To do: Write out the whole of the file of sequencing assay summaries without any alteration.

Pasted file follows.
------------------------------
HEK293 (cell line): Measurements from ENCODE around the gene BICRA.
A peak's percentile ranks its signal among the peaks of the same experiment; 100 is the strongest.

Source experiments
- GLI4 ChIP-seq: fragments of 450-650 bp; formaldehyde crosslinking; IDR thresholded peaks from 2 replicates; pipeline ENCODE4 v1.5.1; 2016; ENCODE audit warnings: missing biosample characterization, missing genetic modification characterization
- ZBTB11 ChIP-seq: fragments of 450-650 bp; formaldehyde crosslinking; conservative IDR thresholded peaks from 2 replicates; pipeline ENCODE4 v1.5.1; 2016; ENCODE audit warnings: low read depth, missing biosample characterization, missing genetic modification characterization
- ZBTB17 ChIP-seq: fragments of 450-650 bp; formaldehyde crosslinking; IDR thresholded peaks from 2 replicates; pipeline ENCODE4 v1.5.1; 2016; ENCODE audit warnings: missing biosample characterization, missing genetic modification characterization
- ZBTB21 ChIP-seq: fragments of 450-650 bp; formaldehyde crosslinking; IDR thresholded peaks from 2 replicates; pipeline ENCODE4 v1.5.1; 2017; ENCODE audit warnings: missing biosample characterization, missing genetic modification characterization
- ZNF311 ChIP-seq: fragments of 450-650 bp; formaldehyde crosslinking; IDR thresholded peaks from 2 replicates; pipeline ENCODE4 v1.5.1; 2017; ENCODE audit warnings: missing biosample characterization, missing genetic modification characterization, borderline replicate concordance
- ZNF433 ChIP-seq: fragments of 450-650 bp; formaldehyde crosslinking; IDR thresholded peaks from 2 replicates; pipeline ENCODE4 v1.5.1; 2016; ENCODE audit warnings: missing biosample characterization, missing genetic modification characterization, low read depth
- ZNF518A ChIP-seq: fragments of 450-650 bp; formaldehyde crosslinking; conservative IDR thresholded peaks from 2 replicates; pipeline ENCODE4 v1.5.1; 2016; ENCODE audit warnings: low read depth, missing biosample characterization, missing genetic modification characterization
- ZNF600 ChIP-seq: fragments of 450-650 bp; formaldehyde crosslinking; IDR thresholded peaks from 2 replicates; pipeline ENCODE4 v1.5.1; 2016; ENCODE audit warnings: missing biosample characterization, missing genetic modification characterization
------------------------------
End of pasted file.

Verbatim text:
HEK293 (cell line): Measurements from ENCODE around the gene BICRA.
A peak's percentile ranks its signal among the peaks of the same experiment; 100 is the strongest.

Source experiments
- GLI4 ChIP-seq: fragments of 450-650 bp; formaldehyde crosslinking; IDR thresholded peaks from 2 replicates; pipeline ENCODE4 v1.5.1; 2016; ENCODE audit warnings: missing biosample characterization, missing genetic modification characterization
- ZBTB11 ChIP-seq: fragments of 450-650 bp; formaldehyde crosslinking; conservative IDR thresholded peaks from 2 replicates; pipeline ENCODE4 v1.5.1; 2016; ENCODE audit warnings: low read depth, missing biosample characterization, missing genetic modification characterization
- ZBTB17 ChIP-seq: fragments of 450-650 bp; formaldehyde crosslinking; IDR thresholded peaks from 2 replicates; pipeline ENCODE4 v1.5.1; 2016; ENCODE audit warnings: missing biosample characterization, missing genetic modification characterization
- ZBTB21 ChIP-seq: fragments of 450-650 bp; formaldehyde crosslinking; IDR thresholded peaks from 2 replicates; pipeline ENCODE4 v1.5.1; 2017; ENCODE audit warnings: missing biosample characterization, missing genetic modification characterization
- ZNF311 ChIP-seq: fragments of 450-650 bp; formaldehyde crosslinking; IDR thresholded peaks from 2 replicates; pipeline ENCODE4 v1.5.1; 2017; ENCODE audit warnings: missing biosample characterization, missing genetic modification characterization, borderline replicate concordance
- ZNF433 ChIP-seq: fragments of 450-650 bp; formaldehyde crosslinking; IDR thresholded peaks from 2 replicates; pipeline ENCODE4 v1.5.1; 2016; ENCODE audit warnings: missing biosample characterization, missing genetic modification characterization, low read depth
- ZNF518A ChIP-seq: fragments of 450-650 bp; formaldehyde crosslinking; conservative IDR thresholded peaks from 2 replicates; pipeline ENCODE4 v1.5.1; 2016; ENCODE audit warnings: low read depth, missing biosample characterization, missing genetic modification characterization
- ZNF600 ChIP-seq: fragments of 450-650 bp; formaldehyde crosslinking; IDR thresholded peaks from 2 replicates; pipeline ENCODE4 v1.5.1; 2016; ENCODE audit warnings: missing biosample characterization, missing genetic modification characterization